Muhammed-Gabdulkhay Kurbangaliev

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Muhammed-Gabdulkhay Kurbangaliev.

Muhammed-Gabdulkhay Kurbangaliev (Bashkir: Мөхәмәтғәбделхәй Ҡорбанғәлиев, Russian: Мухамме́д-Габдулха́й Курбангали́ев, Japanese: ムハンマド・ガブドゥルハイ・クルバンガリー, 1889—1972) was a Bashkir religious leader, public and political figure in the early 20th century.


Born in 1889 in the village of Mediak in Chelyabinsk province, Orenburg Governorate (these days in the Argayashsky District, Chelyabinsk Oblast, Russia) to the family of the religious leader of a local Islamic community; his father Gabidulla Kurbangaliev was the local Imam khatib and a religious teacher who had a number of followers (Murids).

Received instruction in the local medrese founded by this father, then in the medrese Rasulia in Troitsk. Taught in the medrese in his home village. Embarked on a promising clerical career. In 1916, he was preparing to become Russia's head Mufti as Mukhammat-Safa Bayazitov’s successor (see Orenburg Muslim Spiritual Assembly). These plans were foiled by the Russian Revolution and the subsequent Civil War. In 1916, Muhammed Kurbangaliev took the post of the head of the Saint-Petersburg Muslim district.

Civil War[edit]

In 1917, became active as a Bashkir public figure championing Bashkir community’s interests in the country undergoing dramatic political and social changes. Promoted the foundation of Argayash National Okrug, a Bashkir ethnic administration region in the north of the present-day Chelyabinsk Oblast. Participated in the 1st and 2nd All-Bashkir Congress (Kurultay) in July and August 1917. Advocated an autonomous spiritual administration for Bashkortostan’s Muslim community; opposed to nationalizing land in any format. Together with his father, acted as the main opponent of Zeki Velidi Togan in the Bashkir national and liberation movement. Disagreed with Velidi when the latter took the Soviet side to preserve the Bashkir autonomy, and in the name of all Bashkirs announced support for Aleksandr Kolchak’s administration.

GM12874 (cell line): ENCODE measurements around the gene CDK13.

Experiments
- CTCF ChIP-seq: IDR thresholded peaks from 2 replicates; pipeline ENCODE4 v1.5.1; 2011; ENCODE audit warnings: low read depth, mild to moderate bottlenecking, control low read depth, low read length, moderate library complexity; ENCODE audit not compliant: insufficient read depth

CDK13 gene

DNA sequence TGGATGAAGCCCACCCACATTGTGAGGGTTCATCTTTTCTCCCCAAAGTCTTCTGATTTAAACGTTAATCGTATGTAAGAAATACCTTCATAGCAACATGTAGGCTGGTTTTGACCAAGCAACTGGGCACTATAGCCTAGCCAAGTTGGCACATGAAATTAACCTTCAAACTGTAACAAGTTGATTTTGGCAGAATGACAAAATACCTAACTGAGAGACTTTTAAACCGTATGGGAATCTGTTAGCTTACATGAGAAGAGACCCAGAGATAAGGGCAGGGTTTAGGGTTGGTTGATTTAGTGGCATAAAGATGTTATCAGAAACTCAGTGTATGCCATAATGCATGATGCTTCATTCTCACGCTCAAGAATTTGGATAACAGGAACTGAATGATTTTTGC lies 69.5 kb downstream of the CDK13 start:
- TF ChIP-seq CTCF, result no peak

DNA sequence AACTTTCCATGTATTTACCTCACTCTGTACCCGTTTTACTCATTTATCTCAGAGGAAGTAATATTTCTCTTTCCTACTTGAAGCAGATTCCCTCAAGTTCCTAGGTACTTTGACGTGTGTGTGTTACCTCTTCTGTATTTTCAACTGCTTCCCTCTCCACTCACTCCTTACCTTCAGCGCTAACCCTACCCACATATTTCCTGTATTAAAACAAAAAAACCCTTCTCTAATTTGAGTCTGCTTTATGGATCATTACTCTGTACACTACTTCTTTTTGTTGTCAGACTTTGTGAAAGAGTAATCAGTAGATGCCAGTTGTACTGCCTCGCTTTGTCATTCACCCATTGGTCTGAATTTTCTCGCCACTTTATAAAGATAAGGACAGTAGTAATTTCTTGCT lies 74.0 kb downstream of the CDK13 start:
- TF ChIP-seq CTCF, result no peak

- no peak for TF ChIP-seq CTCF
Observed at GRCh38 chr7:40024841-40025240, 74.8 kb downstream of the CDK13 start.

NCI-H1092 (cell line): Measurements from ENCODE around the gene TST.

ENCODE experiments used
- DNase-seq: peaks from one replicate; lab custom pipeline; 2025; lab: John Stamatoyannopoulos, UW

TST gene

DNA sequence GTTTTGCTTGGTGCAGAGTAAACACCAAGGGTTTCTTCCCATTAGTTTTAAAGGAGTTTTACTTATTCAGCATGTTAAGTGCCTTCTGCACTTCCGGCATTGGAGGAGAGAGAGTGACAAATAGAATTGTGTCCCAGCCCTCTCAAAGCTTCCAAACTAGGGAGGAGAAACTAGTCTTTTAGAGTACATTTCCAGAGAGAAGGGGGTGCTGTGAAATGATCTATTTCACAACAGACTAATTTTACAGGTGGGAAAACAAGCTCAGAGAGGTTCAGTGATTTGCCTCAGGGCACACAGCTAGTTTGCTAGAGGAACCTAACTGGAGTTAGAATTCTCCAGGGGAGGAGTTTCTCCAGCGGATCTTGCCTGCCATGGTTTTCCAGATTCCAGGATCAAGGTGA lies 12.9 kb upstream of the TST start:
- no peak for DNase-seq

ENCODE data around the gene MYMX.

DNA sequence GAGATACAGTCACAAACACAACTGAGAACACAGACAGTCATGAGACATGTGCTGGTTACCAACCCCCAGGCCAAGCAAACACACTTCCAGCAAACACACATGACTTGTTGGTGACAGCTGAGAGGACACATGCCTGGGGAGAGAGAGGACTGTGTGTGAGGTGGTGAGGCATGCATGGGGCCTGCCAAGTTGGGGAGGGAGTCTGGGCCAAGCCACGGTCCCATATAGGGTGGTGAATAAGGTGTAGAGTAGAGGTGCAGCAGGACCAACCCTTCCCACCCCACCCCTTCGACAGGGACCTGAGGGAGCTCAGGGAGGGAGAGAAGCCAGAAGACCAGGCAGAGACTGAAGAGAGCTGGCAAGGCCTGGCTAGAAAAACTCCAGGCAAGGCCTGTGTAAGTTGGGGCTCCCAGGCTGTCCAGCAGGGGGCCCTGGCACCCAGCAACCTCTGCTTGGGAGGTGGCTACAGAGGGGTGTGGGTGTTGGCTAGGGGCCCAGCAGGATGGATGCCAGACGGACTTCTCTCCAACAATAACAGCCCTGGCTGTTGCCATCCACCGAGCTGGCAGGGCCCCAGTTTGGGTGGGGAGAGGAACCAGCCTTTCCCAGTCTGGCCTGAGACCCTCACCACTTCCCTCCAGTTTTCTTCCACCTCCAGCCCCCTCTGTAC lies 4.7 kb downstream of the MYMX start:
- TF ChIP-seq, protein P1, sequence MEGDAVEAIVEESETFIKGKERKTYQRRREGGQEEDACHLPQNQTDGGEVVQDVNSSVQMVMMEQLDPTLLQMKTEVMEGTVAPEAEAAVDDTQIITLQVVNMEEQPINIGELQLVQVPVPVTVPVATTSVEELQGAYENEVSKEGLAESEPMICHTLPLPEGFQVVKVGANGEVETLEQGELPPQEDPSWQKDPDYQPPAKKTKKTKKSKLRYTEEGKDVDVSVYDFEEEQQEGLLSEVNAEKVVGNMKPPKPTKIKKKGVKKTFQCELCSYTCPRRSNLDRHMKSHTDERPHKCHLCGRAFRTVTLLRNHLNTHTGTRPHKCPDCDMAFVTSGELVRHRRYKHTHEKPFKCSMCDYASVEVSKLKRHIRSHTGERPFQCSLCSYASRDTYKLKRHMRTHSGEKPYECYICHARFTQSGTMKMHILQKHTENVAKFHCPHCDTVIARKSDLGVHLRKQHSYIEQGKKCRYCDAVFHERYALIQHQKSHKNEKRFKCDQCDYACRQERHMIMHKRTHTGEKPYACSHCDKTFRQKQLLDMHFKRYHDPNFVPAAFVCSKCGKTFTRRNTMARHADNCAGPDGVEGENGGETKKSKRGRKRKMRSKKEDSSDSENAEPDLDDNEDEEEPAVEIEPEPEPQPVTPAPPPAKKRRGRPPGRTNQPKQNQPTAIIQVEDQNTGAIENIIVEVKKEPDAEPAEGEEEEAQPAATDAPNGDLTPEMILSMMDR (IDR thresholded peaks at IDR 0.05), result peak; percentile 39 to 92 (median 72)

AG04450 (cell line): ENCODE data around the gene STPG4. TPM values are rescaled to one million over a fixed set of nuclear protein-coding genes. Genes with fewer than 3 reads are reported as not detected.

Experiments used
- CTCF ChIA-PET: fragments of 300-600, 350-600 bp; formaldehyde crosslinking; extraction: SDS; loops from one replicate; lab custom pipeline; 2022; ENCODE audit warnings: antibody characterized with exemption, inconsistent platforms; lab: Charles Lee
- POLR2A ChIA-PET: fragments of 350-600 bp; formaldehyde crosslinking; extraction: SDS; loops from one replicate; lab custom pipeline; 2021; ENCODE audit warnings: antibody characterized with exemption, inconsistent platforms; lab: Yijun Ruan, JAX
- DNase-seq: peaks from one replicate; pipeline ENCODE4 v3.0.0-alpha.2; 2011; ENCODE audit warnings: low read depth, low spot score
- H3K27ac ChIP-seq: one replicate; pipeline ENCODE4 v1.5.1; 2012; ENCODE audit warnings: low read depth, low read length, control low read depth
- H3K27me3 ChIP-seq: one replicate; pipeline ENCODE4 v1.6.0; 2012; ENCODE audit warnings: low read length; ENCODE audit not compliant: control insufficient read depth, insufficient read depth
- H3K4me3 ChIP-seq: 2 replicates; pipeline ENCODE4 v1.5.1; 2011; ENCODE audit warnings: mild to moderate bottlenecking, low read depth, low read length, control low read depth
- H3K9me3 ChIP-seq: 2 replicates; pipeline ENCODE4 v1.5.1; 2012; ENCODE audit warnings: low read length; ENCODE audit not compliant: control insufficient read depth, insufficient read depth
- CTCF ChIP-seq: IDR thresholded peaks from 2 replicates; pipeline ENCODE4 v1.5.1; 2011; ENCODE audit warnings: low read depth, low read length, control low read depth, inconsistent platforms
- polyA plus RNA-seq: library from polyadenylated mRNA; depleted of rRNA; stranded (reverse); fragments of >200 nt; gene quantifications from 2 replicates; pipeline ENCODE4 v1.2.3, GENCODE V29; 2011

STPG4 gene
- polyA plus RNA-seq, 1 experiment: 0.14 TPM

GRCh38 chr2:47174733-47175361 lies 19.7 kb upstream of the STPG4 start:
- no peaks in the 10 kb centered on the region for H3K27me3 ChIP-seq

Participated in the White movement, became one of the leader of Bashkir military units within Kolchak’s army.

In the summer of 1919, he attempted to arrange a new All-Bashkir Congress in the city of Chelyabinsk, then retreated eastward together with Kolchak’s army. Entered into alliances with White Movement’s military leaders: Vladimir Kappel, Roman Ungern von Sternberg, Grigory Semyonov to protect Bashkirs’ interests.


Early 1930s. Leaders of Japanese Nationalists (including future Prime Minister Tsuyoshi Inukai and Mitsuru Tōyama) and émigré Turkic-language communities. Kurbangaliev is second from the left, back row.

In October 1920, Kolchak's army with the affiliated Bashkir troops suffered a major defeat, surrendering the city of Chita to the Red Army. Muhammed Kurbangaliev emigrated to Manchuria, where he attempted to bring together the émigré Bashkir and Turkic-speaking communities, arrange for traditional Islamic religious practices among them, support native-language instruction, acting as an Imam and mudarris (teacher).

In 1924, moved to Japan, founded a Muslim community (mahallah called Islamiya) in Tokyo and became its religious leader. In 1927, opened a school for Japan's Muslims. In 1928, convened an all-Japan Muslims’ Congress. Opened print works which printed books in Arabic. Traveled extensively around the entire Japan preaching Islam, published several books about Turkic peoples and their histories.

In 1932-1936, founded a Muslim community in Manchukuo, a medrese in Mukden, a publication called ”Япон Мөхбире” (Yapon Möxbire “Japan’s Herald” in Turkic languages). Published the first-ever Quran in the Far East.

He developed relationships with Korean and Manchurian businessmen and established close personal relations with Japan's military leaders: Ogasawara Naganari, Nango Judiro, politicians Ōkuma Shigenobu, Tōyama Mitsuru (leader of Genyōsha). He also received funds from Japan's financial oligarchies to support his religious and public activities.

On May 12, 1938, he opened the mosque "Islamiya" in Tokyo and became Japan's first Mufti. Japan's Muslim émigré community was involved in the international politics and promoted Japan's expansion in South-East Asia, seeing this as a means to liberate their ethnic homelands from the Communist rule. However, Muhammed Kurbangaliev's activities came to impede Japan's coherent policy toward the Muslim communities in and outside of the country, and the country's authorities arranged for his "voluntary departure" for Dalian, Manchuria. One of the reasons for his loss of influence was his close association with the Imperial Way Faction which was purged after the February 26 Incident in 1936.[1]

Muhammed Kurbangaliev advocated Islam's equal positions in Japan alongside other religions. In 1939, Japan's PM Hiranuma Kiichirō announced that Islam had equal rights in Japan with Buddhism and Christianity.

Arrest, imprisonment, later life[edit]

In 1945, when World War II ended, Muhammed Kurbangaliev was arrested by NKVD (the Soviet secret Police), condemned to 10 years’ imprisonment for "high treason". Served his sentence in Vladimir Central Prison until 1955.

After his release, he returned to his native region. He settled in a rural community near Chelyabinsk where he served as a Mullah until his death in 1972.

See also[edit]


  1. ^ Esenbel, Selçuk (2011). Japan, Turkey and the World of Islam: The Writings of Selcuk Esenbel. Global Oriental. p. 16.

External links[edit]